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Ten years, two months, and 26 days ago, 33 passengers and seven crew members of United Airlines Flight 93 were flying to San Francisco. For some of them, San Francisco was home; for others, it was a business destination or a layover en route elsewhere. We know, of course, what happened that day: none of them reached their various destinations. On our way home, following a Thanksgiving gathering with our children, John and I took a brief detour on the drive through Pennsylvania to the rural hamlet of Shanksville. We wanted to pay our respects to those souls lost when the hijacked plane went down in an open field, following the valiant efforts of many passengers and crew members. Those heroic people very likely saved the U.S. Capitol from a terrorist attack on that devastating day of tragedy. The Flight 93 National Memorial, if you have yet to make the pilgrimage, is a place like no other. I have not yet collected my thoughts about the experience; all I can tell you is that my heart was literally heavy as we drove the long, winding road toward the memorial marking the site. I took a few pictures, and, for now, will let them speak for me. We are home and glad to be home, and mindful of those who were unable to complete their journeys.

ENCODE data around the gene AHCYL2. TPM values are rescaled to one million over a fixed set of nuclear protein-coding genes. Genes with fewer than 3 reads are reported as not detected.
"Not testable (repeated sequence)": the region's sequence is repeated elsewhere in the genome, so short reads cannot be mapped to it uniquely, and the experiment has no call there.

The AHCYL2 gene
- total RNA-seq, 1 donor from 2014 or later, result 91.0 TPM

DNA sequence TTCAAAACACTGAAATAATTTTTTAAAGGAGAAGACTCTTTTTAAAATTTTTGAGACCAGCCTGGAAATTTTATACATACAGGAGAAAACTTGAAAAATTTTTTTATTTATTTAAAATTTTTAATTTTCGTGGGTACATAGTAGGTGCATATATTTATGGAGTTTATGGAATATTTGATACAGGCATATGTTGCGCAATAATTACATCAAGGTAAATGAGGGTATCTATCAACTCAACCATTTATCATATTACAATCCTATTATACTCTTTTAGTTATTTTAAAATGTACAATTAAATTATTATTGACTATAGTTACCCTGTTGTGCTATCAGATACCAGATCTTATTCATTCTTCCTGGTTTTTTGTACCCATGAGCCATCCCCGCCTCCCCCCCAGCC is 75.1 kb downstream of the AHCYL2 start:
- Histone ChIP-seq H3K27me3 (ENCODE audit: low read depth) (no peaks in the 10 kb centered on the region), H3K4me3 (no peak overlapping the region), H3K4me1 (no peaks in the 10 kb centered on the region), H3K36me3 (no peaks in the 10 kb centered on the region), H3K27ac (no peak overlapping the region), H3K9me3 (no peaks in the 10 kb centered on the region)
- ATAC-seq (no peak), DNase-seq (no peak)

The marble slabs, engraved with the names of the victims, mark Flight 93's flight path before it crashed.

A broad-planked wooden gate separates the memorial from the boulder which marks the crash site.